For almost 25 years, Sudan’s President al-Bashir has committed mass atrocities against his own population and has retained power by repressing citizen dissent. Al-Bashir has been indicted by the International Criminal Courts on five counts of crimes against humanity including extermination, torture and rape. Two arrest warrants have been issued. They have not been enforced. Al-Bashir and his Government continue to commit crimes against humanity with impunity.
Since 2011, the people of South Kordofan and Blue Nile States have endured a systematic campaign of persecution including ground offensives and regular aerial bombardment, with the government specifically targeting civilian areas such as schools, markets, homes and people working during harvests.In the Nuba Mountains, terrified civilians seek shelter from the constant bombardment in caves with deadly snakes in the mountains. In the words of a young Nuba man; “We should have been extinguished from the face of the earth, but because of the mountains, we were not”. In Blue Nile, there are no mountains to protect the people, who are forced to shelter in dry river banks or under trees; and they are even more isolated from humanitarian aid.
Since 2009, President al-Bashir has prohibited humanitarian access to civilians who are in desperate need of assistance. This compounds the suffering and hardship inflicted upon the population, 1.2 million of whom are in need of humanitarian aid.
800,000 civilians are either internally displaced or severely affected by conflict in South Kordofan and Blue Nile. A further 212,600have fled as refugees into South Sudan. Atrocities continue in other areas as well: according to credible sources over one hundred people are dying every day in Darfur(UNRC, 2014). This is now deemed to be the longest running genocide in history.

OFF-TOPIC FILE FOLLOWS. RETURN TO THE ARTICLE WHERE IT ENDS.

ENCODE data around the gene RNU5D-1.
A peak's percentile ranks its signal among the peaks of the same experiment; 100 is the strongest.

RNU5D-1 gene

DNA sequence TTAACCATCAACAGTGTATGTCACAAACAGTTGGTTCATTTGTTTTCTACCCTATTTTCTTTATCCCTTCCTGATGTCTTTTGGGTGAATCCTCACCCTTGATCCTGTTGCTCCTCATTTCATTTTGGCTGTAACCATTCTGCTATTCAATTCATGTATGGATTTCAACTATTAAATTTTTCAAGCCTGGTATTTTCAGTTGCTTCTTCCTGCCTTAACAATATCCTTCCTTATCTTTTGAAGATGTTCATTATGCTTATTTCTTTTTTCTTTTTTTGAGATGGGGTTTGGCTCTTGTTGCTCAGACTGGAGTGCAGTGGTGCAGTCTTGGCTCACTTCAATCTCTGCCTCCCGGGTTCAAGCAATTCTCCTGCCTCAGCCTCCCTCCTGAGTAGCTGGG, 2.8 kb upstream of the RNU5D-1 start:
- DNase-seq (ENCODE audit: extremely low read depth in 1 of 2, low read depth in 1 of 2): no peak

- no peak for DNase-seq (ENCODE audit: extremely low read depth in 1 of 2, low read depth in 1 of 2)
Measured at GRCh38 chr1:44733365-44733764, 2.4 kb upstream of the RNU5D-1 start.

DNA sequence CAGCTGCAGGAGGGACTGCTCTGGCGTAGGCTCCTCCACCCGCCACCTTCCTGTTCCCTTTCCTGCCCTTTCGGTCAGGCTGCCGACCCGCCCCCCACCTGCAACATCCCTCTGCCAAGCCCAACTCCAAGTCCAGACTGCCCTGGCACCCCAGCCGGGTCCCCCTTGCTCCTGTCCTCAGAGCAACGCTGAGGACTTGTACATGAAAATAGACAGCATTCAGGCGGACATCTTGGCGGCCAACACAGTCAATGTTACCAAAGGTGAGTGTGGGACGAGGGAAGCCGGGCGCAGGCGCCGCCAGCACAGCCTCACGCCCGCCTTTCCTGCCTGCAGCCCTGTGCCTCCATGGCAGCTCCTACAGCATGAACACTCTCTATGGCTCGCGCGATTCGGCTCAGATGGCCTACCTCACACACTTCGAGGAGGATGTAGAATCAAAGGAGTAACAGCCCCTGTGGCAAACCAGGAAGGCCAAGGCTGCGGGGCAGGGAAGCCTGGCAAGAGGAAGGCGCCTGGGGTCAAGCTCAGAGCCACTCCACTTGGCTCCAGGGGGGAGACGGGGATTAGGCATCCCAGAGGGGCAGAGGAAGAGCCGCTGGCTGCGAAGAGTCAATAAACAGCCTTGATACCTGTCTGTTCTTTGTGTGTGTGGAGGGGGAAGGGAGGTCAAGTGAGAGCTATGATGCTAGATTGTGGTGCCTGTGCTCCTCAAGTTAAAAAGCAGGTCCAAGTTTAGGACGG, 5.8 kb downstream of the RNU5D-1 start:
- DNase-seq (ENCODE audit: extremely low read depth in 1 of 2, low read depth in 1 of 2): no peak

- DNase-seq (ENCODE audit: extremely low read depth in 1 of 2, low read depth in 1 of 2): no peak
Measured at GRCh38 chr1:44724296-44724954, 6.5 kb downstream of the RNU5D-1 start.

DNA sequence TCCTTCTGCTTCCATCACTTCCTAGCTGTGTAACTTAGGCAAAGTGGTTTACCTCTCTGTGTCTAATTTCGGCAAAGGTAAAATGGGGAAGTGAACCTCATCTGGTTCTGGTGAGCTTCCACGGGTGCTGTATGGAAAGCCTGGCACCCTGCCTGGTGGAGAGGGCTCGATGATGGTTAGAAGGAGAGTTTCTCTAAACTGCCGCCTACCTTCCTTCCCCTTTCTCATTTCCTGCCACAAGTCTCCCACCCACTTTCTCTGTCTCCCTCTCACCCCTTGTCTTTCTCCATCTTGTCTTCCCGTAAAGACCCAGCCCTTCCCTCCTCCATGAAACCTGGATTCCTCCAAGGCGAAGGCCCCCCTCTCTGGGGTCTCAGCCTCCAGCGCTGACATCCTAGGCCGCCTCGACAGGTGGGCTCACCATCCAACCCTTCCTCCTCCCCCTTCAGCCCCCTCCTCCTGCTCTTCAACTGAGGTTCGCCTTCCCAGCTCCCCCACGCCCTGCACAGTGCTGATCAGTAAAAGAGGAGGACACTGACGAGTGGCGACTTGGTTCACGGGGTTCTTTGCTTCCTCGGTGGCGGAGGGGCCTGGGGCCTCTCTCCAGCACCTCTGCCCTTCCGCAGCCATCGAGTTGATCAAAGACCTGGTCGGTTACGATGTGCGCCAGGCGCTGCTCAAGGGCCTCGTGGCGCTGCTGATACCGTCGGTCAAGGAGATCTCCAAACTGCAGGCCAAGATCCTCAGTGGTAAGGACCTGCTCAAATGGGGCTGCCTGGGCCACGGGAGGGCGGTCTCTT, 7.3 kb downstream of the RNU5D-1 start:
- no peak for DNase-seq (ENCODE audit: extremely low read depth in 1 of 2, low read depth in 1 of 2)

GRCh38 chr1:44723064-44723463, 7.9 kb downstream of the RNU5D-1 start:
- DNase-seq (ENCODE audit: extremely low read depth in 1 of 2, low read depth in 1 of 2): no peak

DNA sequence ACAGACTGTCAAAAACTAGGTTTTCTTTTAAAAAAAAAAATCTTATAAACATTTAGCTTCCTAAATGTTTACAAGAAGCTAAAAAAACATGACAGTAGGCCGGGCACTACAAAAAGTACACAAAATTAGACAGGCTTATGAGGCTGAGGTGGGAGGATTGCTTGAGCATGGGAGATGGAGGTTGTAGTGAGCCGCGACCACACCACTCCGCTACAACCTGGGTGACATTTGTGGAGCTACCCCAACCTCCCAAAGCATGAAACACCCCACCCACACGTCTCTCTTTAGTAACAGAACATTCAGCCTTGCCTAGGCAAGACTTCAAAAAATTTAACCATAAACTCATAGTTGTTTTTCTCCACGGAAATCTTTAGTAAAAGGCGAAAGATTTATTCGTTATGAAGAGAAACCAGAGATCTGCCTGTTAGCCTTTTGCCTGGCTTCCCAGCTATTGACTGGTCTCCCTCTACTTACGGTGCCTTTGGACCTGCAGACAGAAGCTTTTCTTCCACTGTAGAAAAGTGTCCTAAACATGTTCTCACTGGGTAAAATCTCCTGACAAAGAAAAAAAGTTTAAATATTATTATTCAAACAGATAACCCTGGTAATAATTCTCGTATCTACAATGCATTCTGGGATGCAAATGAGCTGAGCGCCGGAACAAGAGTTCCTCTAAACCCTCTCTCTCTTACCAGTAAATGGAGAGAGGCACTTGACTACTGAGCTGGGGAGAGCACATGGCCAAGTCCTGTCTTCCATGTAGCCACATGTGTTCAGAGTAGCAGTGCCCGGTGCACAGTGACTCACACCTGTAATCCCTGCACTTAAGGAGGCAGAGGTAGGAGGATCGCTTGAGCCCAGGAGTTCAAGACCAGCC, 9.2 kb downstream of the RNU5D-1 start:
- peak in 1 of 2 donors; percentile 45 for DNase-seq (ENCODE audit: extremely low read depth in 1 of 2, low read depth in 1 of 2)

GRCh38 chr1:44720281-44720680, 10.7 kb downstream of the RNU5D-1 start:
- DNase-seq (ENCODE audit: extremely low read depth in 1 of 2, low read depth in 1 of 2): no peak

Genocide is a crime of ‘double intent’: not only must the intent to destroy be proven, but also the intent to destroy a specific group of people. President al-Bashir has explicitly expressed his abhorrence of certain ethnic groups – for example, with his description of black, non-Arab citizens as ‘black plastic bags’ that must be cleared out of the area. President al-Bashir’s has also declared his intent to create a ‘unified Arab-Islamic state’. President al-Bashir and his allies view black people as ‘slaves’ and girls as young as eight are reportedly used as sex slaves.
We must act now: not only because it is Genocide Awareness and Prevention Month, but because recent weeks have seen a dramatic escalation of the suffering. Between December 2013 and January 2014, the Government in Khartoum tripled the aerial bombardment of South Kordofan. 56 separate bombing raids were targeted at civilian areas -an average of two bombing attacks per day. February 2014 saw more civilians killed or injured in South Kordofan than at any other point since the current conflict began in 2011; the number of fatalities was more than double those recorded in January.
The humanitarian situation is reaching catastrophic proportions - it is projected that in other areas of South Kordofan, the situation will reach Emergency (IPC Phase 4) levels of food insecurity by March/ April 2014. The Sudan Relief and Rehabilitation Agency have warned that if food and medicines are not immediately delivered to the 100,000 IDPs in Blue Nile, hundreds will die of hunger and disease in the coming months. However, President Al-Bashir continues to deny humanitarian assistance to these regions.
The United Kingdom government and the United Nations have refused even to acknowledge that the genocide is happening! By recognising that genocide is happening, the United Kingdom and United Nations will be legally required to take action to protect the civilians in Sudan.
Join us in demanding that the United Kingdom and United Nations recognise the genocide and exert pressure on the Sudanese Government to allow humanitarian aid to reach the people.